github twitter email rss

How to start with TypeScript and Preact

24 Aug 2017

The last two startups I’ve built used TypeScript and React for the front-end.

As we can see in this screenshot, Roadmap’s bundle is 1,327,161 bytes, which is 1.327161 megabytes if I remember my elementary math.

I know, I know, this is before gzip compression. Still a heck of a first payload before it’s in the browser’s cache.

And this is only the app’s own bundle, there’s lots of other resources to load on top of that like Intercom, Google Analytics, the CSS, all the images, etc. I’d like my SPA to be way smaller than that, since React account for at least 90% of the size of the bundle.js, there’s not much I could do.

A couple of months ago I’ve started to hear good things about Preact and their tag line (or their home page HTML title) at the time of writing this is:

Preact: Fast 3kb React alternative with the same ES6 API. Components & Virtual DOM.

I’m usually not a fan of taking others’ products and building a case based on one aspect the other thing do better, but I admit that React is HUGE and 3kb for advertised ~same functionalities was intriguing.

It’s pretty quick to test Preact with TypeScript, as in the 5 minutes quick, we’ll do just that.

Creating a TypeScript project that uses Preact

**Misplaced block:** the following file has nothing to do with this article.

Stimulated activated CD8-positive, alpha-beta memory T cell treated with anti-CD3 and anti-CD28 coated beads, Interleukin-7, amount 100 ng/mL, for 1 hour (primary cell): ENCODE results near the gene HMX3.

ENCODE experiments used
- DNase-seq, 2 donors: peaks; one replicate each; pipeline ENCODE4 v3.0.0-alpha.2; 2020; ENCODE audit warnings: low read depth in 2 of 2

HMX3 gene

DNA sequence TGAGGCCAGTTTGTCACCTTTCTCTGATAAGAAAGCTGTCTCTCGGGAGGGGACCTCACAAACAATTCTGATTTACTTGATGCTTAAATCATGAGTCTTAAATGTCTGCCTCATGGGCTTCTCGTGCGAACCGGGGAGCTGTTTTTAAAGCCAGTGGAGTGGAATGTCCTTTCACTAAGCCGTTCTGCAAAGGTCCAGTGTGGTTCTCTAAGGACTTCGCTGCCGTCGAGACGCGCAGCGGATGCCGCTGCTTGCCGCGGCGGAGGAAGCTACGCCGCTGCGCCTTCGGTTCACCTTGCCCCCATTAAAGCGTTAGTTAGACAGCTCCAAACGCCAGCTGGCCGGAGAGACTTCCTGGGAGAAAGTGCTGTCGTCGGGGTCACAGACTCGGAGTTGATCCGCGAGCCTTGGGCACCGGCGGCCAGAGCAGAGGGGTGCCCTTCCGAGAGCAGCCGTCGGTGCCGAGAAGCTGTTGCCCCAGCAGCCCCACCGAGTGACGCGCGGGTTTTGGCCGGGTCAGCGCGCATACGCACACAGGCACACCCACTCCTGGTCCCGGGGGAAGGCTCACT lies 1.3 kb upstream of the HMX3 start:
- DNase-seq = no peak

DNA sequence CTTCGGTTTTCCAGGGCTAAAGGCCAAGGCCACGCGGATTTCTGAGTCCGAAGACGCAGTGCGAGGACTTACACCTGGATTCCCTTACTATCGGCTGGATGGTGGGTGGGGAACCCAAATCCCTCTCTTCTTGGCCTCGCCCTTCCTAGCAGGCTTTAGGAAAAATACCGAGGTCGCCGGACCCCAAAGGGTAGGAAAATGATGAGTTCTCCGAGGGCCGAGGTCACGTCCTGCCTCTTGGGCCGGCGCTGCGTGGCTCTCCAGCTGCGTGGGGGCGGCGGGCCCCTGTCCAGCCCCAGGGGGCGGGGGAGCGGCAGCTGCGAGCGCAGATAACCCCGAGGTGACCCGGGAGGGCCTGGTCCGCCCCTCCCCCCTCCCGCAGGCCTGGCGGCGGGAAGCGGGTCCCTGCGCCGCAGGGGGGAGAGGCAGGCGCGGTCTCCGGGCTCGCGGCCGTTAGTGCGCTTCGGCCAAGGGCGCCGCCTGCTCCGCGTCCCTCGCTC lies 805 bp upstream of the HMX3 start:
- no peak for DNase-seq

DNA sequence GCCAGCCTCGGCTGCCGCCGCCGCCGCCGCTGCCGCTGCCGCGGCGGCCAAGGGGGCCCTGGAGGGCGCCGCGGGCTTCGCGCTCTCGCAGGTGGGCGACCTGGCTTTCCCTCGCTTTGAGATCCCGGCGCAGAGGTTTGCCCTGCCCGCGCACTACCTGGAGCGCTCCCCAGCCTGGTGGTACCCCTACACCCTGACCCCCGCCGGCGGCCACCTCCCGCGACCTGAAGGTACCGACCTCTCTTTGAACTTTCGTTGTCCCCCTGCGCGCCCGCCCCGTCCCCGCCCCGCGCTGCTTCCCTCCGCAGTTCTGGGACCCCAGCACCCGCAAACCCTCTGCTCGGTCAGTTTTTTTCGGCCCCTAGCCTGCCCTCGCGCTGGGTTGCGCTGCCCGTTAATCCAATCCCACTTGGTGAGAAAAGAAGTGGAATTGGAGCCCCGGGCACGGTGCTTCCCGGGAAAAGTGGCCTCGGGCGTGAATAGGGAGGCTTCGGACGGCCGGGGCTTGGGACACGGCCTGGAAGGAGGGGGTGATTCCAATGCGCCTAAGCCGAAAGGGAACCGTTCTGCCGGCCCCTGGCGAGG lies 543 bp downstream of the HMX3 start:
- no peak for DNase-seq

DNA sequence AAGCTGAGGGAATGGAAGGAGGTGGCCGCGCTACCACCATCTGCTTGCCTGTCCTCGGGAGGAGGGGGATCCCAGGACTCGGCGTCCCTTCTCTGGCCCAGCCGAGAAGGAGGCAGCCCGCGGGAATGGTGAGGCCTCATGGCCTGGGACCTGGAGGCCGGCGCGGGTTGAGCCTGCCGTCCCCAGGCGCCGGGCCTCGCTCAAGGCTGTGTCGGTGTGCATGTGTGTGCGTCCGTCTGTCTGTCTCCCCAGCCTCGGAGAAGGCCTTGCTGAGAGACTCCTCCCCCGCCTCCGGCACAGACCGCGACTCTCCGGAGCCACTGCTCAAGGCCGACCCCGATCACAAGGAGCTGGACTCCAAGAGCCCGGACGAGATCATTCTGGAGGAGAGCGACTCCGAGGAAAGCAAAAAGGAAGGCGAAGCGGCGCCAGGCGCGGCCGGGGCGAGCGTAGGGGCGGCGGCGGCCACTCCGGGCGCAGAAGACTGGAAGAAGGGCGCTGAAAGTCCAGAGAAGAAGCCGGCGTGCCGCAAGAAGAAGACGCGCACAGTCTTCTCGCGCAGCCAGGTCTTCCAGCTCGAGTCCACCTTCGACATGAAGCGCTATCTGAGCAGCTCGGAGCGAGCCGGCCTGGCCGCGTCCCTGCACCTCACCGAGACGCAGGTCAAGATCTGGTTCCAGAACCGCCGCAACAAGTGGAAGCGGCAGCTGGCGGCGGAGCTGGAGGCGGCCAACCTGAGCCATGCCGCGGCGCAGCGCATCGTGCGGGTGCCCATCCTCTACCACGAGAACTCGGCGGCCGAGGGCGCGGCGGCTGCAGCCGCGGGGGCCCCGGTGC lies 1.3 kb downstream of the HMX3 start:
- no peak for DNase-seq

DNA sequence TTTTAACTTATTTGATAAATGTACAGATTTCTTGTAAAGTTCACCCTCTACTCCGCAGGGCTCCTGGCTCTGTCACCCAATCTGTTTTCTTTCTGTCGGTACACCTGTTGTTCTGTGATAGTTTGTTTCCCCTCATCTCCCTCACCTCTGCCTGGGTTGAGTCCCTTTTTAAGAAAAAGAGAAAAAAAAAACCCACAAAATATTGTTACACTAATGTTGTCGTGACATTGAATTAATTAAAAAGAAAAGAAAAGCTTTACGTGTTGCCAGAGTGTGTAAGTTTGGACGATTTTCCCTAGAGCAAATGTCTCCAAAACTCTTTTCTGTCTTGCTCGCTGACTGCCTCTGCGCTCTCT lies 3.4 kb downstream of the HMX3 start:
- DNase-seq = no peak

First step is to create a new project with npm init and install the required packages:

$> mkdir testing-preact && cd testing-preact
$> npm init
$> npm install typescript preact webpack ts-loader --save

We will now create our tsconfig.json configuration file to have the TypeScript compiler do the transpilation:

{
  "compilerOptions": {
    "outDir": "./public",
    "target": "es5",
    "module": "commonjs",
    "noImplicitAny": false,
    "removeComments": true,
    "sourceMap": true,
    "jsx": "react",
    "jsxFactory": "h"
  },
  "include": [
    "./src/**/*.tsx",
    "./src/**/*.ts"
  ]
}

One important option here is the “jsxFactory”: “h”. Preact use its own class to render the JSX code to JavaScript, and it’s called “h”. We will see later how it’s done.

Now lets create our webpack configuration file webpack.config.jsso we can build our app bundle:

module.exports = {
  entry: "./src/bootstrap.tsx",
  output: {
    filename: "./public/bundle.js",
  },
  // Enable sourcemaps for debugging webpack's output.
  devtool: "eval",
  resolve: {
    // Add '.ts' and '.tsx' as resolvable extensions.
    extensions: [".webpack.js", ".web.js", ".ts", ".tsx", ".js"]
  },
  module: {
    loaders: [
      // Handle .ts and .tsx file via ts-loader.
      { test: /\.tsx?$/, loader: "ts-loader" }